2. Borsch
One of the most popular and certainly the most respected soup among people nowadays. You may read that cooking the borsch is not an easy task. Actually, it takes about 2 hours to boil meat including half an hour of cutting vegetables.
3. Rassolnik
Another popular soup that is based on pickles and potatoes with the pearl barley. It’s special because of the sour and salted taste that is balanced with sweet carrot and onion. It’s also easy to cook.
4. Pea Soup
Most Russian soups are with potatoes and the pea soup is not an exception! People also add some smoked meat there to make a special taste.
5. Solyanka
The most difficult soup to cook because it includes several types of meat and a lot of vegetables that needs cutting and cooking. This soup is extremely nourishing! It’s great to take “solyanka” after the long walk in winter. People cook it not so often because meat is not cheap and soup takes some time to cook.
Borsch (beat, carrot, potatoes, onion, cabbage and meat)
Pea soup (pea, carrot, potatoes, onion, smoked meat)
Rassolnik (pickle, carrot, potatoes, onion, pearl barley, meat)
Schi (cabbage, some carrot, potatoes, onion and meat)
Solyanka (onion, carrot, potatoes, olives, different meat)
Any woman after the borsch! (joke)

Side Dish and Meat

After the soup (or instead of it), people eat meat with the side dish. When both people have a job, they usually have no time for complicated dishes with millions ingredients. There’s several most popular side dishes and meat meals in Russia

Which side dishes Russians prefer nowadays?

1. Pasta
Usually it’s not the Italian pasta, but just boiled macaroni. There’s millions types of macaroni in every Russian supermarket. It’s easy to cook and tasty with something meat and gravy. Russians are in love with macaroni (the word “pasta” is used for Italian dishes only). For example, the Soviet dish “macaroni po-flotsi” (navy-style): boiled macaroni with fried minced meat and onion). We also love macaroni with cheese and sausages. It’s great to eat them with cutlets or any meat dishes.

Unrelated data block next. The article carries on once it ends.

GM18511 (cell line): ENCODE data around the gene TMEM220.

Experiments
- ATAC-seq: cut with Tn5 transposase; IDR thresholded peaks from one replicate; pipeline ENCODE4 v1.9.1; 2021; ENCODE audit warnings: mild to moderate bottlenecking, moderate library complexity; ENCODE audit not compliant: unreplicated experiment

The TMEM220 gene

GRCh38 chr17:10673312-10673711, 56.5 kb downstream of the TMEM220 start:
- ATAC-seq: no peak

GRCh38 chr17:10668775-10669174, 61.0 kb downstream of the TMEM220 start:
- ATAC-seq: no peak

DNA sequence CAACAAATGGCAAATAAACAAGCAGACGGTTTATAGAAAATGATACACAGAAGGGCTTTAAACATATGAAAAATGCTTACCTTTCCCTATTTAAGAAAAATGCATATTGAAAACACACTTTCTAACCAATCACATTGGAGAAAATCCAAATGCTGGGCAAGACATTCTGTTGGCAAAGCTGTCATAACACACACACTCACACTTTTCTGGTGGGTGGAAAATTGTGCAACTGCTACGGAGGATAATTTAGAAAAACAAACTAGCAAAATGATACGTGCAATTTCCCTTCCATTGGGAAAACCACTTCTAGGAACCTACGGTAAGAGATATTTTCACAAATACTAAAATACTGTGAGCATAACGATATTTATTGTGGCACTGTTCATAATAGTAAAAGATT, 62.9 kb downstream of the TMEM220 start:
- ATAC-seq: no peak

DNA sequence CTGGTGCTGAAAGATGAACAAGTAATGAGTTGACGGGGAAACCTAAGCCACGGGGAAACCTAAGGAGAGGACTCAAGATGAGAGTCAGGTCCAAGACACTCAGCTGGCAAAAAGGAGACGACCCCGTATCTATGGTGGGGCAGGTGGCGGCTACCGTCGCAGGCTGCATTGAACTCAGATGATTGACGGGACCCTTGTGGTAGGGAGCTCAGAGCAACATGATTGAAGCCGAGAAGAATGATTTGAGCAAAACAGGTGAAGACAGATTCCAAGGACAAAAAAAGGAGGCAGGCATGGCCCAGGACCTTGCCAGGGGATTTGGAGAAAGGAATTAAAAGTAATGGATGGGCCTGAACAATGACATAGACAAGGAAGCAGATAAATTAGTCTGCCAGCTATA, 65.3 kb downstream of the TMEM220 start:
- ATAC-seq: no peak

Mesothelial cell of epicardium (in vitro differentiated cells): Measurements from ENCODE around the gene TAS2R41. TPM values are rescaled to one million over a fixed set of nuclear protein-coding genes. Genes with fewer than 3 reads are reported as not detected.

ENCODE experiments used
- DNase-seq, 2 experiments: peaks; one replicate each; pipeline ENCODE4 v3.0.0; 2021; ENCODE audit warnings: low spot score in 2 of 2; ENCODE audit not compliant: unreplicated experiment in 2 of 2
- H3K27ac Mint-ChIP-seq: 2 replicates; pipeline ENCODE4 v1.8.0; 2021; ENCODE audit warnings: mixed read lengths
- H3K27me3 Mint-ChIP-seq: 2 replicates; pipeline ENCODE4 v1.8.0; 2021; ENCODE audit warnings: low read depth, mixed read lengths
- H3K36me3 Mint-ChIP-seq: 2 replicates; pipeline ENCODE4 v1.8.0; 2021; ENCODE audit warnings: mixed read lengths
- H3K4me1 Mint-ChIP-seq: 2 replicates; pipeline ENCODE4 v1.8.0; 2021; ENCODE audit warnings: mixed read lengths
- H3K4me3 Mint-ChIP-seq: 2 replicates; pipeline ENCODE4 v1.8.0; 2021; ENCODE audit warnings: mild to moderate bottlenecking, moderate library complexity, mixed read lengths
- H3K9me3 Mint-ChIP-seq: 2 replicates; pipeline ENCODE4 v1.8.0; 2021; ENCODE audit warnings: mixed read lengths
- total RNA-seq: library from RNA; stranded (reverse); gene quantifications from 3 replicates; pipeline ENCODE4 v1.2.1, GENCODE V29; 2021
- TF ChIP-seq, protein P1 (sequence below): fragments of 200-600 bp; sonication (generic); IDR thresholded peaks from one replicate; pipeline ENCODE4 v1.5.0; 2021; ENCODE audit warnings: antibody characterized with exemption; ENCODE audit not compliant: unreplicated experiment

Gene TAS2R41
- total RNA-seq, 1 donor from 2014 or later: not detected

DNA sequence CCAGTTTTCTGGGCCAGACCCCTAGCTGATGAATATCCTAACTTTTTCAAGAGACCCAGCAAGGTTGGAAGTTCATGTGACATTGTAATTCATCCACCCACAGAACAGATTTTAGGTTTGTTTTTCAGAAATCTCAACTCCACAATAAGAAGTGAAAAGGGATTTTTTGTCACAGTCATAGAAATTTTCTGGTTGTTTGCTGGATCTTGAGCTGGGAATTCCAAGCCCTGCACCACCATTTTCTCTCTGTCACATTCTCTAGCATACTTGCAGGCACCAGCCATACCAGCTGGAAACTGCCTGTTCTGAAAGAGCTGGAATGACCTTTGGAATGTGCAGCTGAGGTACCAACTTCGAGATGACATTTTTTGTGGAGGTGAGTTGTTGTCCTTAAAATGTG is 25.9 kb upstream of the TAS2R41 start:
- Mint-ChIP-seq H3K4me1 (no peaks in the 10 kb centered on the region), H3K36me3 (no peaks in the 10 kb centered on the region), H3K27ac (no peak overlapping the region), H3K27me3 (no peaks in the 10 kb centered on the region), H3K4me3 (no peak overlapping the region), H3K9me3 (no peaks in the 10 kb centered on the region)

2. Buckwheat
It’s our national food! We cook it in the morning to eat with the milk. It’s also a great side dish, especially for pork and beef. It’s tasty with cream or tomato sauce from the main meat dish.
3. Rice
Rice is another popular side dish that is great with fish or chicken. People rarely cook rice with vegetables and other additional ingredients. But we have pilaf (or plov in Russian). It’s a traditional Uzbek dish, but during the Soviet times it became extremely popular among people (almost like borsch!) Russians also love rice porridge (with milk and sugar) for the breakfast!
4. Potatoes
I can certainly say that potatoes are the most popular side dish in Russia. It appeared only in 18th century, but because of its satiety it became “the second bread” in the 19th century. Now it’s not easy to imagine Russian cuisine without potatoes… it’s the most important ingredient of almost all soups.
There’s three main ways of cooking potatoes: 1) peeled boiled potatoes, 2) mashed potatoes, 3) fried potatoes (not French fries!) It’s so tasty that you can eat it without meat at all. You can make fried potatoes with forests mushrooms and the sour cream. I also love mashed potatoes with the squash caviar. Boiled potatoes are great with fresh onion and unrefined oil.
Boiled pasta with goulash
Macaroni in navy-style (po-flotski) with minced meat and onion
Pilaf (popular from the Soviet times)
Mashed potatoes with sausages! Classic from the USSR
Buckwheat with cutlets
Buckwheat with the milk (for breakfast)
Rice porridge boiled on milk with sugar
Fried potatoes with chanterelle mushroom
Unusual Things to Do in Moscow <br>
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What Else?

  • We plan to make a big winter Tour from Moscow to Baikal for 1-2 months by car in 2020-2021.

We will visit many cities and villages on our way there to see the real Russia as well as make a wonderful journey in Baikal region with visiting many non-touristic sites. Do you want to join? Email us!